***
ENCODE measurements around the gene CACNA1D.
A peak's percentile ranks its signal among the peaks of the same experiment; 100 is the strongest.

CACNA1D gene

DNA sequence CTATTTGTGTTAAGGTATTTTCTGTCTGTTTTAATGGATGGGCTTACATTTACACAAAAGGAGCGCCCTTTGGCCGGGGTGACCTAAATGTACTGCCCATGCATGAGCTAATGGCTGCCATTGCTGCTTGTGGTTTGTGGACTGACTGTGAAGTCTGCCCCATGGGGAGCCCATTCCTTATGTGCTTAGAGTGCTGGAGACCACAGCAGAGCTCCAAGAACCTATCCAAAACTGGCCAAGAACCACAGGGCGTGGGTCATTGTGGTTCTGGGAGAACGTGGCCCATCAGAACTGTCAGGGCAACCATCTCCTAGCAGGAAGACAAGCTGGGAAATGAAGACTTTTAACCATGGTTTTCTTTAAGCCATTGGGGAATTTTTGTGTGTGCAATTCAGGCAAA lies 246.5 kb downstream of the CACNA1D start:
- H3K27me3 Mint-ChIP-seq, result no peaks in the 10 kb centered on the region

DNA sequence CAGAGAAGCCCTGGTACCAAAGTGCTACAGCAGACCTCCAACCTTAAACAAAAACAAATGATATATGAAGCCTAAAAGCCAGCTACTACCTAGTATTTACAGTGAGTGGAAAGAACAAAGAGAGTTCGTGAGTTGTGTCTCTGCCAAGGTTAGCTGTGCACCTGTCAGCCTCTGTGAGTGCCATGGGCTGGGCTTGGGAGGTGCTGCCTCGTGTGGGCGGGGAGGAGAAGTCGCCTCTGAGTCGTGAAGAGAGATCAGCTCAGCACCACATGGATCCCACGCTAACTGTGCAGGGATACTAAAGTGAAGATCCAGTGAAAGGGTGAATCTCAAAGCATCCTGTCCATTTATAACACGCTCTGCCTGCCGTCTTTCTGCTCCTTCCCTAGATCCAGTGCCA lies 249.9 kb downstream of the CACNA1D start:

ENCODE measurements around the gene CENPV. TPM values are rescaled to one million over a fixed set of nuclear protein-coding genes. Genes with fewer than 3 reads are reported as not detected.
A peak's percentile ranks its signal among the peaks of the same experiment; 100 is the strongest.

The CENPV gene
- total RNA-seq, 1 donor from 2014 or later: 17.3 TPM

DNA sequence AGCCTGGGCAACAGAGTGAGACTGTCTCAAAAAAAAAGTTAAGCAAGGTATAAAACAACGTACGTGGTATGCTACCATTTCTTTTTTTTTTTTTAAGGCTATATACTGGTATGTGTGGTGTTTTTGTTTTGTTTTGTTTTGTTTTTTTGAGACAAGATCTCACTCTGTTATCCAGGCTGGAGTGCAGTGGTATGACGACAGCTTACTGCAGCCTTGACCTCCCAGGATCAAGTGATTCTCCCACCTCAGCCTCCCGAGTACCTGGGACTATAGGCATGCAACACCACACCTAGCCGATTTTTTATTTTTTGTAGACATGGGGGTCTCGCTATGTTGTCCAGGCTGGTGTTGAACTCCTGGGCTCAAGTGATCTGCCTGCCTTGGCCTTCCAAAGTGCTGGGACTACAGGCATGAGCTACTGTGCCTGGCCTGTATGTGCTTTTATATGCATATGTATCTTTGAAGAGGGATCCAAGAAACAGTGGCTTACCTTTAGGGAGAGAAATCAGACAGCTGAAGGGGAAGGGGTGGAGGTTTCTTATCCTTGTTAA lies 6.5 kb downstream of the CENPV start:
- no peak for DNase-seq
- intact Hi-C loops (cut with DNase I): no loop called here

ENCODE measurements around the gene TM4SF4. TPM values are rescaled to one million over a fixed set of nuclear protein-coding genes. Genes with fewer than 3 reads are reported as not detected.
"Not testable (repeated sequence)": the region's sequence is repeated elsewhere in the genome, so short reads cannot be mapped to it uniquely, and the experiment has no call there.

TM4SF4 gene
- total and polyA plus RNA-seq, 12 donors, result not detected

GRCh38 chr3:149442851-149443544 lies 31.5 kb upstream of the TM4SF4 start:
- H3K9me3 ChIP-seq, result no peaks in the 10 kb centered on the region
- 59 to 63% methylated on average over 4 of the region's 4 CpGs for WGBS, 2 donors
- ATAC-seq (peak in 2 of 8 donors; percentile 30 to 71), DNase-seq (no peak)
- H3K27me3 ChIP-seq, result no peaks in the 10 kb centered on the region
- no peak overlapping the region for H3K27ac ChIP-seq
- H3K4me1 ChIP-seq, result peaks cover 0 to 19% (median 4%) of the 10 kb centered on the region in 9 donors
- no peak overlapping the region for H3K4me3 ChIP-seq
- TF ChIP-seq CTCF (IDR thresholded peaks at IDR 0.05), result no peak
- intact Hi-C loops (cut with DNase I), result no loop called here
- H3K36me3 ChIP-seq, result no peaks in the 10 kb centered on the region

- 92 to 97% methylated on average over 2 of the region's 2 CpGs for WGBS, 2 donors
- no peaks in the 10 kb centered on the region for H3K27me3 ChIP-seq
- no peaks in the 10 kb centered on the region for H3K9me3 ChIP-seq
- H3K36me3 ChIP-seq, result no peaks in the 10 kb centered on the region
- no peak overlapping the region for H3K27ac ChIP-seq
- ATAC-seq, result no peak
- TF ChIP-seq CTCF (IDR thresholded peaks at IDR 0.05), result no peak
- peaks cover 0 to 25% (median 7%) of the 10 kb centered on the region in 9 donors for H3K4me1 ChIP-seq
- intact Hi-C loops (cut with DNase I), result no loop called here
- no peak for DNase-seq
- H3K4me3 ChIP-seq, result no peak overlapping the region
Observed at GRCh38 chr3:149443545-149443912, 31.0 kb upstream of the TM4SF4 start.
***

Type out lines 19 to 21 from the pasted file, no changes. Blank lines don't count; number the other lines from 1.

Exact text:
- H3K9me3 ChIP-seq, result no peaks in the 10 kb centered on the region
- 59 to 63% methylated on average over 4 of the region's 4 CpGs for WGBS, 2 donors
- ATAC-seq (peak in 2 of 8 donors; percentile 30 to 71), DNase-seq (no peak)